Senator Claire McCaskill's bill aimed at curbing sexual assault in the military got a green light from Senators this week. KSMU's Theresa Bettmann has details.
The measure would strengthen reforms that were in last year's annual defense bill, like preventing commanders from overturning jury convictions, giving victims their own independent lawyers, and making it a crime to retaliate against a victim who reported sexual assault.
Under McCaskill's bill, the "Good Soldier" defense for accused service members would be banned, and victims would also be allowed to have more input in their cases. McCaskill, a former prosecutor, says the goal is to empower victims of sexual assault and increase the number of prosecutions of offenders.
In a statement, the Democratic senator from Missouri said this debate has been about getting the policy right to protect and empower victims, and boost prosecutions of predators. “I believe we’re on the cusp of achieving that goal. The Senate has voted to strengthen even further what is now one of the most victim-friendly justice systems in the world.”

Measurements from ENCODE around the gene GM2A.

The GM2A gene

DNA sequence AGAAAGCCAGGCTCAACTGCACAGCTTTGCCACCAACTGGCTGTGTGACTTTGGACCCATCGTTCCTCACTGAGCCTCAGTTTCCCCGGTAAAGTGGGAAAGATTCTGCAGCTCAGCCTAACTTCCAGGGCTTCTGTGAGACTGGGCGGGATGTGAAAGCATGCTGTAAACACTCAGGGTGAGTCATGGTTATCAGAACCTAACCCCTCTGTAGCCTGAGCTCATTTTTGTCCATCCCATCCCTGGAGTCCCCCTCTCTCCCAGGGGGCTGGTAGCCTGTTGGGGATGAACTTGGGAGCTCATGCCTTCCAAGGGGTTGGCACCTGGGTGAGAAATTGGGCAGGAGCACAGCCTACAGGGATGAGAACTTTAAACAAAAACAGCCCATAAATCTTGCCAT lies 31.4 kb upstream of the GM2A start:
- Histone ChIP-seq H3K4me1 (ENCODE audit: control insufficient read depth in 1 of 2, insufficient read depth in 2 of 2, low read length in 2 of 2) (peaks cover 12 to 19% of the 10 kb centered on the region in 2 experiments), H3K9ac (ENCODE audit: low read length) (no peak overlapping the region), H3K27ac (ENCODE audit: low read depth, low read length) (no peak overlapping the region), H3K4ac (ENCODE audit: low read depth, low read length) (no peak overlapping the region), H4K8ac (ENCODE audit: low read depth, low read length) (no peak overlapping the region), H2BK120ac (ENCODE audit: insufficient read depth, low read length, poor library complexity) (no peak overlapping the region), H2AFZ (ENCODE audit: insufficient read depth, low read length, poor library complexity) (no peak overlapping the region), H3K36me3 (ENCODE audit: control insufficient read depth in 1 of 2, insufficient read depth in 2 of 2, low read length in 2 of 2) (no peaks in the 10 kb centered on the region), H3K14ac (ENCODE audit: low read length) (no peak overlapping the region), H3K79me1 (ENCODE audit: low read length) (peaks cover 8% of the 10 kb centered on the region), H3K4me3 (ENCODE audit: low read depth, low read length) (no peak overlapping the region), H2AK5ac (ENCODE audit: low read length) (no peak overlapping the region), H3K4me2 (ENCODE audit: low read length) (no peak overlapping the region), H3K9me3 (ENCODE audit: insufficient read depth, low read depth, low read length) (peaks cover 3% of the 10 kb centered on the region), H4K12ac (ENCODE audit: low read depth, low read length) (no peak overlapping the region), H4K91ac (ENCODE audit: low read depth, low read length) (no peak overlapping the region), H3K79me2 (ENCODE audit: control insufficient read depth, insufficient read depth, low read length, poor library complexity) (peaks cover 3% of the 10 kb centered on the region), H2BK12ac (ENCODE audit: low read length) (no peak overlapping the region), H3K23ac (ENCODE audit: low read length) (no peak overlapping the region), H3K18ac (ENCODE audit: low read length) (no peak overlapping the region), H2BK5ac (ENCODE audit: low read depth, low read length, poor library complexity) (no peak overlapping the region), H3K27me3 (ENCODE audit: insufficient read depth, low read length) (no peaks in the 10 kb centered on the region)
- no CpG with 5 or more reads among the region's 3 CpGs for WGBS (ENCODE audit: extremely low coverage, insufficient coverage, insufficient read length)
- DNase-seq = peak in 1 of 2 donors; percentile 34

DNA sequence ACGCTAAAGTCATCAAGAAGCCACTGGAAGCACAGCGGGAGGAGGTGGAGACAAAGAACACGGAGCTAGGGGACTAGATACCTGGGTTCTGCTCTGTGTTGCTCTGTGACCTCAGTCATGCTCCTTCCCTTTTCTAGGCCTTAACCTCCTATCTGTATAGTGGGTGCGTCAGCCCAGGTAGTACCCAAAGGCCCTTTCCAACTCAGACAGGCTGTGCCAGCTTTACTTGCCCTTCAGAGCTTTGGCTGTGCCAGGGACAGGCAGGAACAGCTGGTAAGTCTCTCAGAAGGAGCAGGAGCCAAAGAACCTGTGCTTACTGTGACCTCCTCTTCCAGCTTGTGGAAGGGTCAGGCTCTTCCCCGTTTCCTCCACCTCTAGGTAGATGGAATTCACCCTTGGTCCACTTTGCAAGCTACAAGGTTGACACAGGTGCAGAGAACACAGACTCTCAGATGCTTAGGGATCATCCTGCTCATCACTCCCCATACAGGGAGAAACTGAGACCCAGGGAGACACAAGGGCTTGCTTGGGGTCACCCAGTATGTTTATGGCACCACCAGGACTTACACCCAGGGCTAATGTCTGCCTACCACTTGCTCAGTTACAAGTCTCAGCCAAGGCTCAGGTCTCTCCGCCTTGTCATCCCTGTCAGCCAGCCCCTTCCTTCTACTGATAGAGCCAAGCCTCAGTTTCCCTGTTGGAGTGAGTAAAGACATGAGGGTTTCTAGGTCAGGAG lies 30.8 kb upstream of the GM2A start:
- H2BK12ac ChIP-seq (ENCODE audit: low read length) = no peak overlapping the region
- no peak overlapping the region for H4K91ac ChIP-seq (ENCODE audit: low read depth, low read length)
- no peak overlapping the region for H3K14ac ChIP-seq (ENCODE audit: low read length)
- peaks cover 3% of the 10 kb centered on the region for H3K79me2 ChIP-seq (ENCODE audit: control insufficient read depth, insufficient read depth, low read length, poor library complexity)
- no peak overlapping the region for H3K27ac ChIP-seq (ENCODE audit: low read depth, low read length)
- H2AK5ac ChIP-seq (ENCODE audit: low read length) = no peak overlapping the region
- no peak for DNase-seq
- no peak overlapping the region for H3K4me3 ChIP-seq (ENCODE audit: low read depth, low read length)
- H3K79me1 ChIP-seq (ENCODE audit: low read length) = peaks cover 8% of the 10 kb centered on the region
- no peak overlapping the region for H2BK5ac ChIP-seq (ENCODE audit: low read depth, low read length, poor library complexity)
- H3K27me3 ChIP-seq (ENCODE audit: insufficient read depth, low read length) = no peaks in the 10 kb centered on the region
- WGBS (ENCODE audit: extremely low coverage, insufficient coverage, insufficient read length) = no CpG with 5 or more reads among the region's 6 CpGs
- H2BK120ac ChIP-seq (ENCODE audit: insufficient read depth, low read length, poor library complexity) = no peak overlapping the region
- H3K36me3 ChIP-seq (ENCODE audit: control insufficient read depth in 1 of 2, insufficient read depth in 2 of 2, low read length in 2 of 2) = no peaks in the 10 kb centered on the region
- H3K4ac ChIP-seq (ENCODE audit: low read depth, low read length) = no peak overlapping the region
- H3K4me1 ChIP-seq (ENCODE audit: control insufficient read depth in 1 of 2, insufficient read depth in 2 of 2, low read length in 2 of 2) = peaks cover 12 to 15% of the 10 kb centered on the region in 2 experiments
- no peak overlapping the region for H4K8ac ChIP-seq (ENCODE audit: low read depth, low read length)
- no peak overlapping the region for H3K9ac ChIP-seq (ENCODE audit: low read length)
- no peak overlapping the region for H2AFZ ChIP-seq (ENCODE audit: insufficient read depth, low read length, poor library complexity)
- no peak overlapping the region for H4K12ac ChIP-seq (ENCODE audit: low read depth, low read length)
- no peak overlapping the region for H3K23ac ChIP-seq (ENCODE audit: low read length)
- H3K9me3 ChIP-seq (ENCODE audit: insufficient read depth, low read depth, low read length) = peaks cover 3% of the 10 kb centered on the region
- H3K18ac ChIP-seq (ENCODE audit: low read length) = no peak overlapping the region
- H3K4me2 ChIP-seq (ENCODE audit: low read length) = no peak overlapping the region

McCaskill added that she looks forward to continuing to “aggressively and vigilantly implement these reforms” to curb sexual assaults in the ranks.
The Senate rejected an alternative proposal by New York Senator Kirsten Gillibrand that would have stripped senior commanders of their ability to launch courts-martial. Final passage of McCaskill's legislation is expected to take place on Monday night.